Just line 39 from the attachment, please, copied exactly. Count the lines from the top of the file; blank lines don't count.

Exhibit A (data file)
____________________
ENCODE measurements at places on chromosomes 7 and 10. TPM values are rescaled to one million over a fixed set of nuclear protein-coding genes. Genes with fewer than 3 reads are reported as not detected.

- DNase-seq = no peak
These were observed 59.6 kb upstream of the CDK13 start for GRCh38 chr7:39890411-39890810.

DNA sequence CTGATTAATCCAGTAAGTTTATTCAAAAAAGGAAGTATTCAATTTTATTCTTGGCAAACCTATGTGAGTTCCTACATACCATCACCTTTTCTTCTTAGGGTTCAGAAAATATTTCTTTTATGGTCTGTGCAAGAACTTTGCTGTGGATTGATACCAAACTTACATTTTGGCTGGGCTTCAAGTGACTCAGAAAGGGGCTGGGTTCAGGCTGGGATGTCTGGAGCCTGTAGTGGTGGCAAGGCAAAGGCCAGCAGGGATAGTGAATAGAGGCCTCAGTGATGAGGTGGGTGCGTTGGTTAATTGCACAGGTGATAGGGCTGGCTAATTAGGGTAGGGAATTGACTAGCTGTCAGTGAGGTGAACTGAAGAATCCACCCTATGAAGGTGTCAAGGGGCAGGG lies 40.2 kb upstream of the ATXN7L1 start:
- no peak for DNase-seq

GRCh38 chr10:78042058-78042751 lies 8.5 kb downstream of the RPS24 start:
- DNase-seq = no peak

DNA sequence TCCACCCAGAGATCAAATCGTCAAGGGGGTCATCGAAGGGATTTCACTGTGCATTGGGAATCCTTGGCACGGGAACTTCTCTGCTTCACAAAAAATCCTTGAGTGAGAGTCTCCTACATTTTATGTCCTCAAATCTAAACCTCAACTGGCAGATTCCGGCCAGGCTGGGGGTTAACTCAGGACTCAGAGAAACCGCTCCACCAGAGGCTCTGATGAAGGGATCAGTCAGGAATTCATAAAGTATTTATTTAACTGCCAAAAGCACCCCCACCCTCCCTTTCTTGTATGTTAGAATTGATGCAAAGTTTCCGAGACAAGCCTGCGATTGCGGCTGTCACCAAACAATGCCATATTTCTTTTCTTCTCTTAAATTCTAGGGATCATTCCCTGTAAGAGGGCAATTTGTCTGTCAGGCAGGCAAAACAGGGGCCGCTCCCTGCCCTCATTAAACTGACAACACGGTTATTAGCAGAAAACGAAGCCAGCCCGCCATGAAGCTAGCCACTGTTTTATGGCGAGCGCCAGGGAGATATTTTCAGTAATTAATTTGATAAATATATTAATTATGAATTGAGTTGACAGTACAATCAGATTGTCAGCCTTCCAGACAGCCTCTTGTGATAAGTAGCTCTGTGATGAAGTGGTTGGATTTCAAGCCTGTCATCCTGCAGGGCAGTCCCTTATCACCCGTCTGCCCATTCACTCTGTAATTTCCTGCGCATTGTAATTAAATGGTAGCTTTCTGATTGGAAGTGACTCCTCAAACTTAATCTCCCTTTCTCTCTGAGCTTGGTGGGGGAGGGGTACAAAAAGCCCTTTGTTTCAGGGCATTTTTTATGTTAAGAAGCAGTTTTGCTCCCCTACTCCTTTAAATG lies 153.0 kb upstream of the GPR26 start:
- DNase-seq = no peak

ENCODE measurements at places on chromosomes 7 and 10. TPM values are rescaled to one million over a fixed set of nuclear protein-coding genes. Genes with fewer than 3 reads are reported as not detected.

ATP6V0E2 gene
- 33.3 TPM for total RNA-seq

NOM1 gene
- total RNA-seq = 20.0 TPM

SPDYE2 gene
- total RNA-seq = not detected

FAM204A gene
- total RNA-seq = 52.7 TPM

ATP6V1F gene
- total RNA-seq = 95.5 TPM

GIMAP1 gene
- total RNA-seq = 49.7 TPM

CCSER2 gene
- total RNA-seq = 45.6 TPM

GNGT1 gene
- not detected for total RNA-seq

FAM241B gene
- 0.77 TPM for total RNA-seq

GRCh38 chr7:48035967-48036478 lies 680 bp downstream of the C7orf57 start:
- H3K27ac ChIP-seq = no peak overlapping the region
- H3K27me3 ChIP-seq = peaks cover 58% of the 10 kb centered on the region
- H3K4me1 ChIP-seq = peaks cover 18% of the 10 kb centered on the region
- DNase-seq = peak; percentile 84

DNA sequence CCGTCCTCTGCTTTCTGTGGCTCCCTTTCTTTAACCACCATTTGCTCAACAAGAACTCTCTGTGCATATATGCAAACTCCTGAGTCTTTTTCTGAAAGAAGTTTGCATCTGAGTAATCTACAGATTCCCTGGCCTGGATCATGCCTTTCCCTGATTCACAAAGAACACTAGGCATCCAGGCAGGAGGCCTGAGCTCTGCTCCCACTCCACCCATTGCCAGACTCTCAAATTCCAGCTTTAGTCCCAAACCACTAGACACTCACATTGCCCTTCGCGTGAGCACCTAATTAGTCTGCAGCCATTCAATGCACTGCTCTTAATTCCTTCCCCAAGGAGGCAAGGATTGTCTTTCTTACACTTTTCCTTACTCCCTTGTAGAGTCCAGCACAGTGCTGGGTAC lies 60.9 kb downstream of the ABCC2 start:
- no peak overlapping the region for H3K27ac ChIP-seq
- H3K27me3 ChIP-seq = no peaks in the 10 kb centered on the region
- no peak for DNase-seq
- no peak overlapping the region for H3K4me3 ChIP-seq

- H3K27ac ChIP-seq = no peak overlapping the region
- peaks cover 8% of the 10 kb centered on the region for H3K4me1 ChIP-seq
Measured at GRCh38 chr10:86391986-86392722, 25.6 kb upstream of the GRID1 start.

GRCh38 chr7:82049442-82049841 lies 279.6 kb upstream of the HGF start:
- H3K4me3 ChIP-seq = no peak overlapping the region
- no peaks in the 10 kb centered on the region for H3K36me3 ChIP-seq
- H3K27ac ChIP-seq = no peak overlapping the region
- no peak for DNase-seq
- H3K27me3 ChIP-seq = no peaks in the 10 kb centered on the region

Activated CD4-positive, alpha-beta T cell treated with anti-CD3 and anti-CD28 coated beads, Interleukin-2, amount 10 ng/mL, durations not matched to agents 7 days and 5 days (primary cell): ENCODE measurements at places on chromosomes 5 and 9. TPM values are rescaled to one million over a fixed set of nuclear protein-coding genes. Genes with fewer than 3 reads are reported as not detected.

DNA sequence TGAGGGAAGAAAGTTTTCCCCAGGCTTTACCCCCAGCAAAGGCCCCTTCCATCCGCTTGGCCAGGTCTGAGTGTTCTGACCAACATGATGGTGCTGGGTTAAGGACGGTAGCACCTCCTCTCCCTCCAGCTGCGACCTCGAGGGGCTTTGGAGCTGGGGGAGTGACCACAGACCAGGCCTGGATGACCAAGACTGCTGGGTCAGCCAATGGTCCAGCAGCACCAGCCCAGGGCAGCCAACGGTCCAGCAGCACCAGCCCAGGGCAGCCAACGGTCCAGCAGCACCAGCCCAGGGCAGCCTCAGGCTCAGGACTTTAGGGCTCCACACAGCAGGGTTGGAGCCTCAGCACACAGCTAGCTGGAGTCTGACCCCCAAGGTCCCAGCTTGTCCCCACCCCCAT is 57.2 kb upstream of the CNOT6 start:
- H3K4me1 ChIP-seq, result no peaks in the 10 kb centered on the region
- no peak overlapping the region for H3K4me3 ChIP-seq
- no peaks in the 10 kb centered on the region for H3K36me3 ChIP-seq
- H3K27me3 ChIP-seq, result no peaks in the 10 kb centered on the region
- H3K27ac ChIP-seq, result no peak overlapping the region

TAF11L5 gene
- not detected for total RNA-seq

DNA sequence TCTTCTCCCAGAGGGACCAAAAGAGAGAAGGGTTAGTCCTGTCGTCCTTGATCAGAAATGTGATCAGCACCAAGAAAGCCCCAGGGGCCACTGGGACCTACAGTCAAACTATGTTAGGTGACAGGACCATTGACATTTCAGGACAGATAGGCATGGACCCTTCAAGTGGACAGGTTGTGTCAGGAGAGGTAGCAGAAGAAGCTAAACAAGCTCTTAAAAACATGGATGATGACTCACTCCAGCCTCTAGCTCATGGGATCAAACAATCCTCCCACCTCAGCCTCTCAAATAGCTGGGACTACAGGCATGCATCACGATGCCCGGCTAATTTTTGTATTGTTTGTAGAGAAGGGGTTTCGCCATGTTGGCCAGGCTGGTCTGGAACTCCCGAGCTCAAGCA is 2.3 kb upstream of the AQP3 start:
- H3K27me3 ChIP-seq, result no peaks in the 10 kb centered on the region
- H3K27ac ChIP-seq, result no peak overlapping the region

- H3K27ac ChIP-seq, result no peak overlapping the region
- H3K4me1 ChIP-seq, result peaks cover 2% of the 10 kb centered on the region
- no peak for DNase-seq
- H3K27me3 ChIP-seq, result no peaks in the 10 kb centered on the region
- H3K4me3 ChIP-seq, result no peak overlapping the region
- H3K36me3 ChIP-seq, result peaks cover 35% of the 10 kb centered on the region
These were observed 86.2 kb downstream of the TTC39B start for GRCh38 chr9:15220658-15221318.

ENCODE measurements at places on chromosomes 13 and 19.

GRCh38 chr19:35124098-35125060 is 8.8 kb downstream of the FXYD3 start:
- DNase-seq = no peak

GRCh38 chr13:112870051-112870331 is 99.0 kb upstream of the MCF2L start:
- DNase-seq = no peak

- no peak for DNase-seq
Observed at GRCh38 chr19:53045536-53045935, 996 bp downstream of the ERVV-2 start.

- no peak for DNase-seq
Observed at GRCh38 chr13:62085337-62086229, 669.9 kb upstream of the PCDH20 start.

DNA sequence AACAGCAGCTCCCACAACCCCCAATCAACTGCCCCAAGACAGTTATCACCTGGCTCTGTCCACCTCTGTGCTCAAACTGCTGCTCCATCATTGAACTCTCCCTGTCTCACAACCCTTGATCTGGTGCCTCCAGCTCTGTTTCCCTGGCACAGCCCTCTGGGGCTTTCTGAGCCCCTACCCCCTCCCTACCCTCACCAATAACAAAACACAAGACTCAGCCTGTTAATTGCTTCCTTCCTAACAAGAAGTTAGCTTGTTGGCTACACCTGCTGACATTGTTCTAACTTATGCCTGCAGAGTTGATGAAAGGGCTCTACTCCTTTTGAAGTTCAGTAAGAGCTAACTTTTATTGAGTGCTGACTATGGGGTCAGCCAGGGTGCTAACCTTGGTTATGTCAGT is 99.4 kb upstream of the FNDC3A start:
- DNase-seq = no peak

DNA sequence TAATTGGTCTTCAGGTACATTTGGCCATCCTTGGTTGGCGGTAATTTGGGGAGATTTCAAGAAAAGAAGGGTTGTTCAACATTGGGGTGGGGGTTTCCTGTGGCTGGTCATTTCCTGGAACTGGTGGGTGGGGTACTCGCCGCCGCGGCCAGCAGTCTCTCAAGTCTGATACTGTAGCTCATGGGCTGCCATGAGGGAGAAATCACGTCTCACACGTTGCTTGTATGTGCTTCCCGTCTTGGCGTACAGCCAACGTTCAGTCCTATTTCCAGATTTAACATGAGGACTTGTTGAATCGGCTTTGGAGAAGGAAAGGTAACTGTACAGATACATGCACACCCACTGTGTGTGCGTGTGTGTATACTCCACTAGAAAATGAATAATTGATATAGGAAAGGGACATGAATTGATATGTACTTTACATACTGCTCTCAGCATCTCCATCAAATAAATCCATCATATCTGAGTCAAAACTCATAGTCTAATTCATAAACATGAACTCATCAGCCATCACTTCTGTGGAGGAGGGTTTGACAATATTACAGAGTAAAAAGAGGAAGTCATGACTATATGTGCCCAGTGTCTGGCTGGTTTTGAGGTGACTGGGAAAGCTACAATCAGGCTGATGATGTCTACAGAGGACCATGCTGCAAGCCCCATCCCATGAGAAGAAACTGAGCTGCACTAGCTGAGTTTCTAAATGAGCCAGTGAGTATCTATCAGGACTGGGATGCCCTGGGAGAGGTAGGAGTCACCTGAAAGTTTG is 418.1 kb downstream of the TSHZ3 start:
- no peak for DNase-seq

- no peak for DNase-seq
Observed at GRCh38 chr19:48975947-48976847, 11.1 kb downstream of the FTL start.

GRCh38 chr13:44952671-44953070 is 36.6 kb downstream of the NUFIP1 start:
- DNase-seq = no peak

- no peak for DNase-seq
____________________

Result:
- H3K27ac ChIP-seq = no peak overlapping the region